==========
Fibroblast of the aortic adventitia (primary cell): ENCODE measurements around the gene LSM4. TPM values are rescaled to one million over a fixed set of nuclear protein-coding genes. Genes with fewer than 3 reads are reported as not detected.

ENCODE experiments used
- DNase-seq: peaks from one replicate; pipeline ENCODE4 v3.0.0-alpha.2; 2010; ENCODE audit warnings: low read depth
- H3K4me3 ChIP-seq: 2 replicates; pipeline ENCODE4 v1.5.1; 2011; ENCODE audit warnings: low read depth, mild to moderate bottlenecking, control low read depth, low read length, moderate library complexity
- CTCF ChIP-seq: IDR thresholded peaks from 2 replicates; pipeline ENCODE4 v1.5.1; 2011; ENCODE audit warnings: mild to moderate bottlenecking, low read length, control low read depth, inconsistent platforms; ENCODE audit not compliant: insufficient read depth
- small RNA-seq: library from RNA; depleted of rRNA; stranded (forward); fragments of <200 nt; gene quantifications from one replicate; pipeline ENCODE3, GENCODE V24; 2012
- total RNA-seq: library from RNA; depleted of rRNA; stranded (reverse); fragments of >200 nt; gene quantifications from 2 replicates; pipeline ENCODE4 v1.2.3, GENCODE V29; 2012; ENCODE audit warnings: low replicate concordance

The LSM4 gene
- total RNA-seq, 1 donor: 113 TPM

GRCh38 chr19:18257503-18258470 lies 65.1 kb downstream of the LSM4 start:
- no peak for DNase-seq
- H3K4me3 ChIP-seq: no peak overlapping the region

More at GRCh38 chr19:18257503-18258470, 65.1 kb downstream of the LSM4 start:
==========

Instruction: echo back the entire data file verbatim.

Fibroblast of the aortic adventitia (primary cell): ENCODE measurements around the gene LSM4. TPM values are rescaled to one million over a fixed set of nuclear protein-coding genes. Genes with fewer than 3 reads are reported as not detected.

ENCODE experiments used
- DNase-seq: peaks from one replicate; pipeline ENCODE4 v3.0.0-alpha.2; 2010; ENCODE audit warnings: low read depth
- H3K4me3 ChIP-seq: 2 replicates; pipeline ENCODE4 v1.5.1; 2011; ENCODE audit warnings: low read depth, mild to moderate bottlenecking, control low read depth, low read length, moderate library complexity
- CTCF ChIP-seq: IDR thresholded peaks from 2 replicates; pipeline ENCODE4 v1.5.1; 2011; ENCODE audit warnings: mild to moderate bottlenecking, low read length, control low read depth, inconsistent platforms; ENCODE audit not compliant: insufficient read depth
- small RNA-seq: library from RNA; depleted of rRNA; stranded (forward); fragments of <200 nt; gene quantifications from one replicate; pipeline ENCODE3, GENCODE V24; 2012
- total RNA-seq: library from RNA; depleted of rRNA; stranded (reverse); fragments of >200 nt; gene quantifications from 2 replicates; pipeline ENCODE4 v1.2.3, GENCODE V29; 2012; ENCODE audit warnings: low replicate concordance

The LSM4 gene
- total RNA-seq, 1 donor: 113 TPM

GRCh38 chr19:18257503-18258470 lies 65.1 kb downstream of the LSM4 start:
- no peak for DNase-seq
- H3K4me3 ChIP-seq: no peak overlapping the region

More at GRCh38 chr19:18257503-18258470, 65.1 kb downstream of the LSM4 start: